U.S. regulators might double minimum capital requirements for the largest banks to 6 percent of total assets, according to Bloomberg Businessweek.
Yalman Onaran of Bloomberg Businessweek reports that the Federal Reserve and Federal Deposit Insurance Corp are weighing the idea of doubling the capital requirement to 6 percent of total assets for the biggest banks in the U.S., regardless of their risk.
More Pressure on European Banks
According to Yalman Onaran, the U.S. regulators’ stricter capital requirement would put pressure on their counterparts in the U.K. and Switzerland. Yesterday, both regulators asked their banks to enhance their ratios of capital to total assets.
For nearly two decades, U.S. banks have been mandated with a simple leverage requirement of 4 percent. However, the new version proposed last June expanded the list of assets that would be counted for computing the ratio besides items considered for off-balance-sheet computations. The recent draft is intended to align U.S. accounting standards with international standards.
Interestingly, banks are not required to report what their ratios would be under the new Basel method of calculating assets or the off-balance-sheet items that would go into the calculation.
Basel’s Risk Based Capital Requirements
Banks across 100 countries, including the U.S., are already complying with Basel’s risk-based capital rules. These rules assign weighting to assets based on their riskiness. For instance, corporate debt carries a higher risk weight as compared to government bonds. This would necessitate banks to shell out more capital for their corporate debt exposure.
The Basel committee also increased the minimum capital requirements based on risk-weighted assets. The world’s two dozen largest financial institutions need to have common equity equal to 8 percent to 9.5 percent of those assets by 2019. The six biggest U.S. lenders either already meet that requirement or are close, with their risk-weighted capital ratios ranging from 8.4 percent to 9.7 percent at the end of March.
Some analysts, however, feel the leverage ratio is a good safety tool, as risk-weighting can be maneuvered by banks to their advantage.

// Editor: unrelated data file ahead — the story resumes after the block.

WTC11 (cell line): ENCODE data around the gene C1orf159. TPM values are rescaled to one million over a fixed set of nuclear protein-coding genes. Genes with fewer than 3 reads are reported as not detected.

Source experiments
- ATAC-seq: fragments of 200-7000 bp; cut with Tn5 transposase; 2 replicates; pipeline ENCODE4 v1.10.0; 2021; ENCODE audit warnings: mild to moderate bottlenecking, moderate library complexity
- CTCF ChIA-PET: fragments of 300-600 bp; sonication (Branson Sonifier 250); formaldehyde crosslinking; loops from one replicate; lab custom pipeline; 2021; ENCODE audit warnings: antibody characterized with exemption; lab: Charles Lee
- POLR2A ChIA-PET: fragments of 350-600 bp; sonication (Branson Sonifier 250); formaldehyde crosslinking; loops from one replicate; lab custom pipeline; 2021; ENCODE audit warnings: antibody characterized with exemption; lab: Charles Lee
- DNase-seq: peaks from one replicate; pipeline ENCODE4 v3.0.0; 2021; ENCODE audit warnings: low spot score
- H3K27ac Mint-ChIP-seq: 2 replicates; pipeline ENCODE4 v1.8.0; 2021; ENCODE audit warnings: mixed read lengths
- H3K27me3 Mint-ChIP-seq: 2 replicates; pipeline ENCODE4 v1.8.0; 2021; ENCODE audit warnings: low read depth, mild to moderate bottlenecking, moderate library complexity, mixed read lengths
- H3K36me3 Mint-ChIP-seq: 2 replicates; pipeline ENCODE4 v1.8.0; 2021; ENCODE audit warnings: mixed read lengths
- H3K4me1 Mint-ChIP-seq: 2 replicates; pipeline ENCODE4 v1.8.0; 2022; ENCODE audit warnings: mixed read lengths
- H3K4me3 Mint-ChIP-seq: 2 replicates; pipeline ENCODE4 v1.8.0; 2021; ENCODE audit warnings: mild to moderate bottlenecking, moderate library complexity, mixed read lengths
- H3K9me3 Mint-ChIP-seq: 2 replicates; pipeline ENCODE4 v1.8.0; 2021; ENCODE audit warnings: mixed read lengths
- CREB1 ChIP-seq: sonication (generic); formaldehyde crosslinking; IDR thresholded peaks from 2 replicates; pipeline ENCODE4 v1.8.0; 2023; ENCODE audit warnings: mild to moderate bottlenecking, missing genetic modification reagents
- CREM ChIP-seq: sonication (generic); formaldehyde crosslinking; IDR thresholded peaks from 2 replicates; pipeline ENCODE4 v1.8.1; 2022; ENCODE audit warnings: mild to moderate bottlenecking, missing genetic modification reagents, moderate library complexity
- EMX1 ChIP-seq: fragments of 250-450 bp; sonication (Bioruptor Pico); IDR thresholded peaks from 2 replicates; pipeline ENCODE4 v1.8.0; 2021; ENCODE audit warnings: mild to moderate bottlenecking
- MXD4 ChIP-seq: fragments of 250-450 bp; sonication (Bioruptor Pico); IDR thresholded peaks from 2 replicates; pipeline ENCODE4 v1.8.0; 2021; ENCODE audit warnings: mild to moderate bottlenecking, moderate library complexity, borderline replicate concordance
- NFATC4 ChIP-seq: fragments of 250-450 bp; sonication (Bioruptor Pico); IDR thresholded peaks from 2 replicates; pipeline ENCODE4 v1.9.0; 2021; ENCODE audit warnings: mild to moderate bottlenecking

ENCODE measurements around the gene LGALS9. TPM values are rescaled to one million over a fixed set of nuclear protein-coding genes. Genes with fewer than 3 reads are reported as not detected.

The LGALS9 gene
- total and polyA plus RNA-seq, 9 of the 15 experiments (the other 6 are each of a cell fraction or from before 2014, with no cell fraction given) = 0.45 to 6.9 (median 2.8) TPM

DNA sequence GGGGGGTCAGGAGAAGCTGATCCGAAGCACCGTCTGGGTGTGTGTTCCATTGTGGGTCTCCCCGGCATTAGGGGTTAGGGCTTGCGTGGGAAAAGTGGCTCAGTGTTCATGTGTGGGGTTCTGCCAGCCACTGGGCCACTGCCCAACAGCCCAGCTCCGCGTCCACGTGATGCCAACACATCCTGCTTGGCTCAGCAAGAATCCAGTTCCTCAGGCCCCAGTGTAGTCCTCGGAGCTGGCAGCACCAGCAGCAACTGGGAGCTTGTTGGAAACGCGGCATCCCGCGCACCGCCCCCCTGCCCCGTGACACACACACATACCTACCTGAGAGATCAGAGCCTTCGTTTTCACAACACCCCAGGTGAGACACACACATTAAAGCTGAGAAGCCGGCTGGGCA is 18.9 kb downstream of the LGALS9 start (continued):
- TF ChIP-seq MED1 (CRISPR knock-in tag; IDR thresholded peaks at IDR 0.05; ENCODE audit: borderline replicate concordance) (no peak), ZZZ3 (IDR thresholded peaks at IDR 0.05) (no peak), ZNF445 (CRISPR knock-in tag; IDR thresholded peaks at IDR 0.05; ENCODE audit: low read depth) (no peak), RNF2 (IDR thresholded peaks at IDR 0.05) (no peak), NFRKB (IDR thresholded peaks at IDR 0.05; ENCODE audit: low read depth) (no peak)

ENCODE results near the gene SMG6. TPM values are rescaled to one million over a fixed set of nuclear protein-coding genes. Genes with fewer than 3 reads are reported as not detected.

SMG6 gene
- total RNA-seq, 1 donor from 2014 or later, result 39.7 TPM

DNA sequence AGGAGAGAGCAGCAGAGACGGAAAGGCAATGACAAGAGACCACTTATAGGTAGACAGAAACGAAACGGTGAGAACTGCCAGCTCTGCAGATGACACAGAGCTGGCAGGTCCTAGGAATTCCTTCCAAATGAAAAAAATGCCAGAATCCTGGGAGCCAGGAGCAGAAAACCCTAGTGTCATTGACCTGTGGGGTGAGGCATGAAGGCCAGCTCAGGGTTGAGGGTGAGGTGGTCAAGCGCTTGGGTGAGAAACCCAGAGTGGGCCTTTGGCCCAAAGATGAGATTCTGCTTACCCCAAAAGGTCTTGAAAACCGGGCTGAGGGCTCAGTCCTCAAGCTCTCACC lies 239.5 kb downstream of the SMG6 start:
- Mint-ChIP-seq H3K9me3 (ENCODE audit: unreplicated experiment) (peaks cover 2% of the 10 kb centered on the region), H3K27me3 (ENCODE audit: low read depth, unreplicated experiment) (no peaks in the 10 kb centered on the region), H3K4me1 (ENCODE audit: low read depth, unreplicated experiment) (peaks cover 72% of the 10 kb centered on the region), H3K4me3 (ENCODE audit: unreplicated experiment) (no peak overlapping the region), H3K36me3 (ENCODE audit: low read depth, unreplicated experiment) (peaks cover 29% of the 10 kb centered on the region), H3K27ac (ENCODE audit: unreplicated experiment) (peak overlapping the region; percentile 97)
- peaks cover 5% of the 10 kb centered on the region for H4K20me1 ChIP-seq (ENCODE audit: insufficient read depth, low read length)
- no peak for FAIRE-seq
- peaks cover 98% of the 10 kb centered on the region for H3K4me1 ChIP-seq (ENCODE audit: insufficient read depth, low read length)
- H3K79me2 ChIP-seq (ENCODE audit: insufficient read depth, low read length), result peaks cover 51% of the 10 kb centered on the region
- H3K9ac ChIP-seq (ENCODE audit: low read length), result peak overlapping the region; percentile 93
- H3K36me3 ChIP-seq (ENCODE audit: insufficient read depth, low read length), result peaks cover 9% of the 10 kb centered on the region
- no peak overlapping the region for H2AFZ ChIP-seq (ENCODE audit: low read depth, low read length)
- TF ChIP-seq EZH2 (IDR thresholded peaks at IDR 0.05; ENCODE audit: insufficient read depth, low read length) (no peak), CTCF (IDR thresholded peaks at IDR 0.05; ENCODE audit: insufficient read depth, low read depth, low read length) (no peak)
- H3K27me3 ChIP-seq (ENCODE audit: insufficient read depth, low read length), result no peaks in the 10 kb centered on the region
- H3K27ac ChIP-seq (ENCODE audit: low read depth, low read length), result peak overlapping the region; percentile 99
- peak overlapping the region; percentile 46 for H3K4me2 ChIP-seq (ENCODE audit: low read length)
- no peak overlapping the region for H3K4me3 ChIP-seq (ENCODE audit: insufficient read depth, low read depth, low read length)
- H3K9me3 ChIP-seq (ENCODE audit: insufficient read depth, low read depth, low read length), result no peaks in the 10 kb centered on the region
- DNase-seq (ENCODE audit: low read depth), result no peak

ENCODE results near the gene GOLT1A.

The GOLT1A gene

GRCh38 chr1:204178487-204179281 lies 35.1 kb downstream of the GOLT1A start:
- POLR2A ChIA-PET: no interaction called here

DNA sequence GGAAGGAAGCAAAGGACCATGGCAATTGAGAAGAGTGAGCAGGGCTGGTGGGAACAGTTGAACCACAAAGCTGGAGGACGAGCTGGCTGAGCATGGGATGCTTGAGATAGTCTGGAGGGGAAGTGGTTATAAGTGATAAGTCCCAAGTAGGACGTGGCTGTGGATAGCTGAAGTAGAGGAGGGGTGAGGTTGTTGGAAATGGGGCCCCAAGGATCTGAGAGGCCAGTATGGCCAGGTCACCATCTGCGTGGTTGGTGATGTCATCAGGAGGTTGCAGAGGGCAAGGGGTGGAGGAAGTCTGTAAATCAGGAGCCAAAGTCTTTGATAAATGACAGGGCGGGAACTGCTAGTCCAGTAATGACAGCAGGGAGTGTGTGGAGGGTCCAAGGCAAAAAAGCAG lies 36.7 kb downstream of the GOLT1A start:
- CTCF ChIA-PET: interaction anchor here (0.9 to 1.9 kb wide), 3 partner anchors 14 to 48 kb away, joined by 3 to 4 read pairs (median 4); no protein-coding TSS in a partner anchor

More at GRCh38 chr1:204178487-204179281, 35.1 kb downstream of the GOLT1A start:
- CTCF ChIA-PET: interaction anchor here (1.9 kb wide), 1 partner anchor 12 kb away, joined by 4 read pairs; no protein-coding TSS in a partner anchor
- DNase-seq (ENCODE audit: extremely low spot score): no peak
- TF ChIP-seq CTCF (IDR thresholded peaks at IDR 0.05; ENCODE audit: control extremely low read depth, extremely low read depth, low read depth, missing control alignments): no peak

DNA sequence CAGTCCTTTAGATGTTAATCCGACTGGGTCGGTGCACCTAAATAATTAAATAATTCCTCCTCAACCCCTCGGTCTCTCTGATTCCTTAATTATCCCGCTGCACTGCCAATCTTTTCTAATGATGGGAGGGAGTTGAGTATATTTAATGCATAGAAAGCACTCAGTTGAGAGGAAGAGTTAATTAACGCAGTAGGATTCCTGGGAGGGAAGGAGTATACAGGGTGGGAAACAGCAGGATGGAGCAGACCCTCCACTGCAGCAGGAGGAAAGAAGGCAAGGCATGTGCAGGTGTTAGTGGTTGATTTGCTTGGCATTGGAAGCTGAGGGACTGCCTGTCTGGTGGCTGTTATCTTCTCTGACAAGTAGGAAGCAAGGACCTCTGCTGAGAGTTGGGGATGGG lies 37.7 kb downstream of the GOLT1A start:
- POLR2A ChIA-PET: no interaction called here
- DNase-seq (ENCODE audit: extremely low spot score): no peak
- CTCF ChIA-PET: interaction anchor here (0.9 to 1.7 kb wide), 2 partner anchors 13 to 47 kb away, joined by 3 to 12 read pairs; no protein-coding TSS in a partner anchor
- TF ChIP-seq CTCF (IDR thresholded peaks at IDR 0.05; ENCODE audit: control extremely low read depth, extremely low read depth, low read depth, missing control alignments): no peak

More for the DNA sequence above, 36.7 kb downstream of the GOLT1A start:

Recently, FDIC Vice Chairman Thomas Hoening said Basel III accord facilitates lenders to appear well-capitalized, though they are not so well-capitalized. He feels the capital rules permit banks to adopt complicated processes to determine the capital required to support their risky loans. Instead, Hoening suggests a tougher leverage ratio to measure banks’ ability to absorb sudden losses. The leverage ratio compares a bank’s shareholder equity to its total assets without using risk-weightings.
Yalman Onaran of Bloomberg Businessweek reports that sources indicated while the final version of the proposal to implement Basel rules could be issued in the next few weeks, the increased leverage requirement might not be included.
Interestingly the capital rules promulgated by the Basel committee, which brings together regulators and central bankers from 27 countries, aren’t binding on members. Individual country’s regulators must still translate the standards into its own laws and rules. The committee asked that governments put the new leverage ratio into effect by 2018.
Wells Fargo Fulfills 6 Percent Threshold
According to an estimate by KBW, among the biggest U.S. banks, only Wells Fargo & Co (NYSE:WFC) would exceed the proposed 6 percent threshold requirement, as it boasts of a healthy 7.3 percent capital requirement. JP Morgan Chase & Co. (NYSE:JPM) and Citigroup Inc (NYSE:C) each have 4.5 percent, Goldman Sachs Group Inc (NYSE:GS) has 4.6 percent, while Bank of America Corp (NYSE:BAC) has 5.1 percent.
Technically, a bank with a leverage ratio of 4 percent would see its equity wiped out if the value of its assets drops 4 percent.
The banking industry is pushing regulators to revise the calculation of leverage to include fewer off-balance-sheet assets and even exclude some balance-sheet items. Some feel the proposed requirement would limit banks' ability to lend to business, hampering economic growth and job creation.
Interestingly, the draft law to implement the new Basel rules, approved by EU governments yesterday, doesn’t include a binding leverage ratio. The EU has indicated it would need more time to study its impact on the economy.